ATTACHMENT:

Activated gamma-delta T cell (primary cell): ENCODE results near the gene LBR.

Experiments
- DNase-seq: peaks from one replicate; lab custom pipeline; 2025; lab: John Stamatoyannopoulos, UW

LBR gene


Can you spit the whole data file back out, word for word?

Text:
Activated gamma-delta T cell (primary cell): ENCODE results near the gene LBR.

Experiments
- DNase-seq: peaks from one replicate; lab custom pipeline; 2025; lab: John Stamatoyannopoulos, UW

LBR gene